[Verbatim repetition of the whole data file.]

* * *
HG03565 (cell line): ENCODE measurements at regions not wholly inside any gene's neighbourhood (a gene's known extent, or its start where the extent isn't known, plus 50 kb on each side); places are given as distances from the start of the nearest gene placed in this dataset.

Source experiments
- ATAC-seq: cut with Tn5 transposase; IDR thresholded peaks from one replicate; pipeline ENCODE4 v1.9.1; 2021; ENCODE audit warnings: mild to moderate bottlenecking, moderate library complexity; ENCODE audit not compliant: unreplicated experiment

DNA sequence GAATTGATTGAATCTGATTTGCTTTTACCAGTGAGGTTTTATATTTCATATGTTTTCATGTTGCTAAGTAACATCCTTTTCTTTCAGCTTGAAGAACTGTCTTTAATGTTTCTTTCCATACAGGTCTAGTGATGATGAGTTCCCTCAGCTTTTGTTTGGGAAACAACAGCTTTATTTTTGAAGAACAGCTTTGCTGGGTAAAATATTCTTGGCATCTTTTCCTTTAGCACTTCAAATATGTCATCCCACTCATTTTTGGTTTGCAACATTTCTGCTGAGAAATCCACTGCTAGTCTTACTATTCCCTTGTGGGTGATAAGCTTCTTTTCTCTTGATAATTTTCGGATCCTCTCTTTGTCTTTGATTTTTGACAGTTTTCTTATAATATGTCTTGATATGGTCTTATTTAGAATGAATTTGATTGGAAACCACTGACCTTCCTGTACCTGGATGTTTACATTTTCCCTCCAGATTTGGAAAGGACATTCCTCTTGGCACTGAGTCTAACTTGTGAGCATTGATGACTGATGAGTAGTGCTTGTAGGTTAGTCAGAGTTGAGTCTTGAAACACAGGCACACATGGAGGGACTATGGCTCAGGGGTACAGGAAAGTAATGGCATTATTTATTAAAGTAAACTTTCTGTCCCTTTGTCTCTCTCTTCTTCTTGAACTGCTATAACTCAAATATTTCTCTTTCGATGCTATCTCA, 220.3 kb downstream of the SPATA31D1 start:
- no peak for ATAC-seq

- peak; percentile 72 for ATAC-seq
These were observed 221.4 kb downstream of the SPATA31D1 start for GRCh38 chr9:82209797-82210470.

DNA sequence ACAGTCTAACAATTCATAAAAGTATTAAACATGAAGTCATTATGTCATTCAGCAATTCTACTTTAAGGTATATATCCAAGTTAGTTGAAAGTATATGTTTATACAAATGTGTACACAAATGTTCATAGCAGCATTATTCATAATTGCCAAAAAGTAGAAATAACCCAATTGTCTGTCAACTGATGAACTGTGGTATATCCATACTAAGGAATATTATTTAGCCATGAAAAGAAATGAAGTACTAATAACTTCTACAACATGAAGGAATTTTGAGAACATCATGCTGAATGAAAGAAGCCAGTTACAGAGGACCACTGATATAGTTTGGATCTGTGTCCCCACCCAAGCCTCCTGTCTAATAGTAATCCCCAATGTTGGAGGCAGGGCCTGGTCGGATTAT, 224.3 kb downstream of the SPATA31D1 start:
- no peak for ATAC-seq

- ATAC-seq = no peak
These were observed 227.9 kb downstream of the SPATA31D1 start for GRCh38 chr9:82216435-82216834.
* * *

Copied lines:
HG03565 (cell line): ENCODE measurements at regions not wholly inside any gene's neighbourhood (a gene's known extent, or its start where the extent isn't known, plus 50 kb on each side); places are given as distances from the start of the nearest gene placed in this dataset.

Source experiments
- ATAC-seq: cut with Tn5 transposase; IDR thresholded peaks from one replicate; pipeline ENCODE4 v1.9.1; 2021; ENCODE audit warnings: mild to moderate bottlenecking, moderate library complexity; ENCODE audit not compliant: unreplicated experiment

DNA sequence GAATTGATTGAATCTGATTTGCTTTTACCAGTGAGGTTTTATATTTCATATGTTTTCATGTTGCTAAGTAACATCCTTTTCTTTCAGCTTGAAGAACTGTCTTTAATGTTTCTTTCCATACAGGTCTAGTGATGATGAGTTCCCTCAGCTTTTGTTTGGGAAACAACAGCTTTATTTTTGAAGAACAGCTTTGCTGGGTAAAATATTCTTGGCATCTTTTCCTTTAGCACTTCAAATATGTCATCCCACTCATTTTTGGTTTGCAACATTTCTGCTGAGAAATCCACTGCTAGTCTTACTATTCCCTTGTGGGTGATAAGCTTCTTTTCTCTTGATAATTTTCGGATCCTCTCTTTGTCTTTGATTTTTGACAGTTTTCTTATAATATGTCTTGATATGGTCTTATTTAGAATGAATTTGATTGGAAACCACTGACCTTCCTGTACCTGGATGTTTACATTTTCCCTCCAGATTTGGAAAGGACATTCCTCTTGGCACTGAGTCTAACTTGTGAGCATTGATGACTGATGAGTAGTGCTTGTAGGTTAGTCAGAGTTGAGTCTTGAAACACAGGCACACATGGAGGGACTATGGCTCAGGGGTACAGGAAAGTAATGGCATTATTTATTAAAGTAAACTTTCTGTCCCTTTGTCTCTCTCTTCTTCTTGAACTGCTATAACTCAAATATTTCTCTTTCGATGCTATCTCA, 220.3 kb downstream of the SPATA31D1 start:
- no peak for ATAC-seq

- peak; percentile 72 for ATAC-seq
These were observed 221.4 kb downstream of the SPATA31D1 start for GRCh38 chr9:82209797-82210470.

DNA sequence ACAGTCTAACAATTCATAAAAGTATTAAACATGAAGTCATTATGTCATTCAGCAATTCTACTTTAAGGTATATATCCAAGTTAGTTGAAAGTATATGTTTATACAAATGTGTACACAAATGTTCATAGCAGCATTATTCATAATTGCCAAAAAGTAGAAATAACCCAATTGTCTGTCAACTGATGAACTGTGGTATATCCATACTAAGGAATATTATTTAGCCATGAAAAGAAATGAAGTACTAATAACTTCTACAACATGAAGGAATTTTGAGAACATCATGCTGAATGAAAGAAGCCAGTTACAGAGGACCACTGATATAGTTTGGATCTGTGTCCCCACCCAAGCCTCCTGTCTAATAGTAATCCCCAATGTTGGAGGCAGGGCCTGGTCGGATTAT, 224.3 kb downstream of the SPATA31D1 start:
- no peak for ATAC-seq

- ATAC-seq = no peak
These were observed 227.9 kb downstream of the SPATA31D1 start for GRCh38 chr9:82216435-82216834.